Kathy Duva, director of marketing for Main Event Television, producer of the New Year’s Eve pay-per-view special, has described Philadelphia as "the Howard Stern capital of the world." For his part, Stern professed his affection for Philly when Uncle Ed Savitz was making headlines, saying that "Philadelphia has more perverts per capita than any other market I broadcast in." It’s no surprise, then, that there is a strong Philadelphia flavor to Stern’s show. Popular culture is being invaded by Howard Stern, and we can take a lot of the credit — or blame. In effect, Philly was Stern’s proving ground, the place where he graduated from New York phenomenon to national sensation, shattering a whole host of long-held radio myths in the process.
"Philadelphia gave Howard Stern a track record outside of New York," says Tom Taylor, managing editor of Inside Radio, an industry newsletter. "Other markets were saying ‘Yeah, he’s funny, but he won’t work in my market.’ Well, Philadelphia was the first to respond to that by embracing him. Infinity [‘YSP’s parent company] was able to tell other markets ‘Philadelphia is not New York, yet Stern works there.”’
In 1985, WYSP was in a major slump. In the Arbitron ratings, it had fallen out of the top ten and was consistently overshadowed by WMMR. Most important, DeBella’s morning dominance was hurting ‘YSP’s across-the-board bottom line, because morning shows are a station’s most crucial commodity, accounting for about one-third of its total revenues and setting the ad rates for the rest of the day.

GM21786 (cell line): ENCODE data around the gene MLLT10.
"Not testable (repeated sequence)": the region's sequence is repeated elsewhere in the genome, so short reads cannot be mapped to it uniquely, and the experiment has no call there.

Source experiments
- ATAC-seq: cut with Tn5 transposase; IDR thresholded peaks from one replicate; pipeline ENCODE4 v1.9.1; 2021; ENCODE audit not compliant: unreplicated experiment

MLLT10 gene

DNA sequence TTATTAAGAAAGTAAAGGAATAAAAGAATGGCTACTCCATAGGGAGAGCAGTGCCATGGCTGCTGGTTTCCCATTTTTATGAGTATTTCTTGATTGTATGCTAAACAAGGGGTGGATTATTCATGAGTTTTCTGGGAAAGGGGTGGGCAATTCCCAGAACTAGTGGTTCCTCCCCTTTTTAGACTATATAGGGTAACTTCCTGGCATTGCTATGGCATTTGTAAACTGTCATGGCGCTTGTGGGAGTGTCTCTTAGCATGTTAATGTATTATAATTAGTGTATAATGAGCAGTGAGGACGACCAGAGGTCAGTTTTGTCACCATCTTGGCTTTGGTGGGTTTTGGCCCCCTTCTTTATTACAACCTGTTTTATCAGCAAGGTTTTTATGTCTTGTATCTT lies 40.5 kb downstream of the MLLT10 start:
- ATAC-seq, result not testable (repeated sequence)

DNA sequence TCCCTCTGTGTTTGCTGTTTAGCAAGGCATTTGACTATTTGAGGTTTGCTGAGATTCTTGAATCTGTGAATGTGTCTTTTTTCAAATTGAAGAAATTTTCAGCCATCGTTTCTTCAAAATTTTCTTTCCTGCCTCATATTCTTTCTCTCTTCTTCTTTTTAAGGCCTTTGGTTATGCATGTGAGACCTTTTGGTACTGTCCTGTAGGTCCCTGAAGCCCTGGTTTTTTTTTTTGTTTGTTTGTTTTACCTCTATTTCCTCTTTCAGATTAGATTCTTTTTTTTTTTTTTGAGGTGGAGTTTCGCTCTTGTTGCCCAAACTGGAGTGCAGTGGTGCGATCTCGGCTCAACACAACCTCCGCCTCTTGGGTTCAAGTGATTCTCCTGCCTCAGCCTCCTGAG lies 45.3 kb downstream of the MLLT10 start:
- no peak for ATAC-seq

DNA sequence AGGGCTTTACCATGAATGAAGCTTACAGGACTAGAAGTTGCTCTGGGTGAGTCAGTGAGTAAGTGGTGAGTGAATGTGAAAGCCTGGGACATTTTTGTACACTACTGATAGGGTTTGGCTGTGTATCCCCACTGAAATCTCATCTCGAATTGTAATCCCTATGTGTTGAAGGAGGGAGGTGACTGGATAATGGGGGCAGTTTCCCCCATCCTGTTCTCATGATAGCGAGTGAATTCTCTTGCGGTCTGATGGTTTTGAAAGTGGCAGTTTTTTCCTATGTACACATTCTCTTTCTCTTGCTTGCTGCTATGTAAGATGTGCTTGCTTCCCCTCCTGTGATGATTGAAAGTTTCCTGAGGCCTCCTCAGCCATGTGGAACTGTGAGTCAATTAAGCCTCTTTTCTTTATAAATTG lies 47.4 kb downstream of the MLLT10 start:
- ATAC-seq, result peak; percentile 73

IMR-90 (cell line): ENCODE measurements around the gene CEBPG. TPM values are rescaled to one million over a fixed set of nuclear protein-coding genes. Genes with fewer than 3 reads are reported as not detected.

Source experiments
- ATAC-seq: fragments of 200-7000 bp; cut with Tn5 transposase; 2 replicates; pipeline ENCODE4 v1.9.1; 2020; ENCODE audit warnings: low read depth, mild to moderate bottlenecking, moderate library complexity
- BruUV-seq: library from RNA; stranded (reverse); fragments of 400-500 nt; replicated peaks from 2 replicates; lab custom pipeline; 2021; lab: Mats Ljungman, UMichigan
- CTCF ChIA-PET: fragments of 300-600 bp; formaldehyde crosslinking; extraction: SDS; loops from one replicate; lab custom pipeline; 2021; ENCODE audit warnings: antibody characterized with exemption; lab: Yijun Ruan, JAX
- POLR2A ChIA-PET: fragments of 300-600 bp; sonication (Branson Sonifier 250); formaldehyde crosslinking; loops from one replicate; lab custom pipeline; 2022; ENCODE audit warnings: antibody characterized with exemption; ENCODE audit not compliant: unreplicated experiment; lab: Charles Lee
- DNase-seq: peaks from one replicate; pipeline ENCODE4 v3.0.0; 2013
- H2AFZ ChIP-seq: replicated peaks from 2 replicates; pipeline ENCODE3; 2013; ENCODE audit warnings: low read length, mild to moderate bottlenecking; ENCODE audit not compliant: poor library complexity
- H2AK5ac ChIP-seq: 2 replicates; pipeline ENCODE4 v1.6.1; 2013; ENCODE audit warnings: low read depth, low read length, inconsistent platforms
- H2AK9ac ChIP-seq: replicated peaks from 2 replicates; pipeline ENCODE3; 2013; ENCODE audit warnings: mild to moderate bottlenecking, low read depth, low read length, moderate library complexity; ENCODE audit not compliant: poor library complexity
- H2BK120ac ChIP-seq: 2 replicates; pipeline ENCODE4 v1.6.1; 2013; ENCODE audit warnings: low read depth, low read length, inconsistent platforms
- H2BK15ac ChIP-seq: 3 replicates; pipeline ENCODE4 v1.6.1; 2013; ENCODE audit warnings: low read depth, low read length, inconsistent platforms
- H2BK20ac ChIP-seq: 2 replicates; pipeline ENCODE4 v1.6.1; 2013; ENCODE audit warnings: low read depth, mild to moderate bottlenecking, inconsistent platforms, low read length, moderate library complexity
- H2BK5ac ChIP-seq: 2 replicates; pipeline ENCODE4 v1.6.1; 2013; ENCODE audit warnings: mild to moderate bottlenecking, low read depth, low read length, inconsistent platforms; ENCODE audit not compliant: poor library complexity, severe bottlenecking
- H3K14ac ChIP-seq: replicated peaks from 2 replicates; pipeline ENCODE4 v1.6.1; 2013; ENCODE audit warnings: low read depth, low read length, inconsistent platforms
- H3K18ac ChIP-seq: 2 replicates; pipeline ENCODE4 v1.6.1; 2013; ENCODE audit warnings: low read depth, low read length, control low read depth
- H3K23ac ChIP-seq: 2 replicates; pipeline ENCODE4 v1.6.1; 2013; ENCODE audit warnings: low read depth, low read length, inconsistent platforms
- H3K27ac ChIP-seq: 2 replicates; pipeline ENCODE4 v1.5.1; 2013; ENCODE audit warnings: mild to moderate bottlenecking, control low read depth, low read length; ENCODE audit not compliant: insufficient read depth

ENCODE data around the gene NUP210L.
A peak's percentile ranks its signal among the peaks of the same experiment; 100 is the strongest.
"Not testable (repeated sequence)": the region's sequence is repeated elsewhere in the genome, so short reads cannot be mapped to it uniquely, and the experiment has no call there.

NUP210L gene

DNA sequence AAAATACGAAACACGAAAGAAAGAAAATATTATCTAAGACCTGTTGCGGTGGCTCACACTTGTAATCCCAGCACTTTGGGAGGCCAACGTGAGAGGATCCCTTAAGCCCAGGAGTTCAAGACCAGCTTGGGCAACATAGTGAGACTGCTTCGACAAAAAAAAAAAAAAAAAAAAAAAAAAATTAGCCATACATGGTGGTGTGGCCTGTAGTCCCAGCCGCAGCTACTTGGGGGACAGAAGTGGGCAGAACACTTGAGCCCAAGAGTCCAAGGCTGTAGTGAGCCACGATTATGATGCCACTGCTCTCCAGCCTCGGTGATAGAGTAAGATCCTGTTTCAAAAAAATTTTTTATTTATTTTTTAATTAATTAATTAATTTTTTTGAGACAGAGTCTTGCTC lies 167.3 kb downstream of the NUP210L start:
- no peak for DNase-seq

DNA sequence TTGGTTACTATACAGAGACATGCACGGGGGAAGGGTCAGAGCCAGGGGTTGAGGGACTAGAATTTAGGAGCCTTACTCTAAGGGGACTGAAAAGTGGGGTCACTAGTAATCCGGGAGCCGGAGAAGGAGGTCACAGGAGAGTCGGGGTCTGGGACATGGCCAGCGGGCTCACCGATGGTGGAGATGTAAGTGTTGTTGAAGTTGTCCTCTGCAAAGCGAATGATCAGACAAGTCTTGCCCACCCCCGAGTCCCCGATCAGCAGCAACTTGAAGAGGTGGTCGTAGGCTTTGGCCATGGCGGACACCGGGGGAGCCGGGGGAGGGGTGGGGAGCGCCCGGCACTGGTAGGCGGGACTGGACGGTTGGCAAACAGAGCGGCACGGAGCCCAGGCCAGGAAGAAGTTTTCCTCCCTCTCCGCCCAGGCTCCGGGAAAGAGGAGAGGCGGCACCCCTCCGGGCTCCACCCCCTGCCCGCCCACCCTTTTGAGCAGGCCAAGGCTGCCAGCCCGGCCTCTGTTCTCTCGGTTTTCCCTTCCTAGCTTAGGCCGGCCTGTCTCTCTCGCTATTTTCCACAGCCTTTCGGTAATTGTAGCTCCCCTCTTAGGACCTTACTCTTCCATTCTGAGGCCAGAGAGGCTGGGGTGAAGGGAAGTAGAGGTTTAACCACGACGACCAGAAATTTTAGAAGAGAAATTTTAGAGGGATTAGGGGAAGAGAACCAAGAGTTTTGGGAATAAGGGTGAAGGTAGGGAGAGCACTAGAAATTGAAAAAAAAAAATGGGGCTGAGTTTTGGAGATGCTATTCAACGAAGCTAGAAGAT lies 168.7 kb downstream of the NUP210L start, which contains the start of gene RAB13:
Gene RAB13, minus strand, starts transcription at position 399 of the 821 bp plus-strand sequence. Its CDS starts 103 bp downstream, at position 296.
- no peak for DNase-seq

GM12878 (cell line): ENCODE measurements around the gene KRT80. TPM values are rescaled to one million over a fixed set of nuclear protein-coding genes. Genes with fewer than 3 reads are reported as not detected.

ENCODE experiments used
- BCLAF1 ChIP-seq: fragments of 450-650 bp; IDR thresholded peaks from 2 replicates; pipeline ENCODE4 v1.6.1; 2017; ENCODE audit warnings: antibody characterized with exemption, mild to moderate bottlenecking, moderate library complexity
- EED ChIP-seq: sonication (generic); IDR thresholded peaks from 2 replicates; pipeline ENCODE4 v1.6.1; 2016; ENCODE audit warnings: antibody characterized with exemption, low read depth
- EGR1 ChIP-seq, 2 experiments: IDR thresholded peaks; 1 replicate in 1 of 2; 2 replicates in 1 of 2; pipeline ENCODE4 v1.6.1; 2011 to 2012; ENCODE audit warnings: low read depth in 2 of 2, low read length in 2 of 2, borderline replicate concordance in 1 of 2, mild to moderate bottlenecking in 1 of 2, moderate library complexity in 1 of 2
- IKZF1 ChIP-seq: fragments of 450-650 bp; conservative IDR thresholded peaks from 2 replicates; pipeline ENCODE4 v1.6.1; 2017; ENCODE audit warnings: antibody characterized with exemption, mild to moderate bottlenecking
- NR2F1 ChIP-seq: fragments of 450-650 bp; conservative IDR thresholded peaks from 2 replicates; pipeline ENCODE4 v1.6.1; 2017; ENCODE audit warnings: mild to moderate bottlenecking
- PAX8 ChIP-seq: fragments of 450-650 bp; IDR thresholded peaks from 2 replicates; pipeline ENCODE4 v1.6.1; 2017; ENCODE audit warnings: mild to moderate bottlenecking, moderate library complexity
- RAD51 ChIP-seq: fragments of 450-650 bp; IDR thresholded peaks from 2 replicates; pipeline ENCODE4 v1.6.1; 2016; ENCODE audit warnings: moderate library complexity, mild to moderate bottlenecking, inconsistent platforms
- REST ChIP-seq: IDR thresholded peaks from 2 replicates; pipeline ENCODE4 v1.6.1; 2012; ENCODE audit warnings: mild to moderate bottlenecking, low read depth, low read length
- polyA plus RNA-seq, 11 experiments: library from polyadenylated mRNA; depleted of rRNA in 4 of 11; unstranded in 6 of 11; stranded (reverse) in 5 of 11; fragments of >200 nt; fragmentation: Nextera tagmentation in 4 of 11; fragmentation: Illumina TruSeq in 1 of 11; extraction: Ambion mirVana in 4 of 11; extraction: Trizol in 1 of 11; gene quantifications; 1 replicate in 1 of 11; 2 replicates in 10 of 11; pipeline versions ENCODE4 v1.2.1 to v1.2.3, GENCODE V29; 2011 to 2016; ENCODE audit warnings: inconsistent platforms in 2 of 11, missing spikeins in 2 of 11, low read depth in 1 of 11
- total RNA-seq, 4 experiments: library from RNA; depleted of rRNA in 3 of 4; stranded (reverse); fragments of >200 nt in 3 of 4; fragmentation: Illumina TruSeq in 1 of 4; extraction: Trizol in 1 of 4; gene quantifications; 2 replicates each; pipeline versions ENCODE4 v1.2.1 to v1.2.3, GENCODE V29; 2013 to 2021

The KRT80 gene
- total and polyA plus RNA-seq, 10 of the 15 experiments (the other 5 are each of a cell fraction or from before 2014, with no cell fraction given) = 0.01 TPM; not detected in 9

Infinity named Ken Stevens, then 35, general manager while entrusting the program director duties to 24-year-old radio neophyte Andy Bloom. Their charge, quite simply, was to reverse ‘YSP’s ratings.
Initially, Stevens and Bloom had little success. The Morning Zoo ground up whatever the ‘YSP brain trust threw its way, including the team of Michael Picozzi and Gary Lee Horn (currently the morning show on WHCN in Hartford), as well as Scruff Connors, an import from Toronto.
Meantime, in September 1985, the controversial Howard Stern was unexpectedly fired by New York’s WNBC-AM, where, in three years, he had taken the station from number 11 to number one in afternoon drive. Stern believes he was fired because Thornton Bradshaw, then-chairman of RCA, WNBC’s parent company at the time, was in his limousine one afternoon when he heard one of Stern’s patented bits: Bestiality Dial-A-Date.
After an intense bidding war for Stern’s services, Infinity president Mel Karmazin signed him for the company’s low-rated WXRK-FM. Stern went on the air in afternoon drive in November, but was soon moved to mornings. In 1986, after rehiring his WNBC sidekicks, Robin Quivers and Fred Norris, and recruiting Jackie "The Jokeman" Martling and producer Gary Dell’Abate, Stern passed WNBC in the a.m. ratings and staged a mock funeral for his former employer at Rockefeller Center.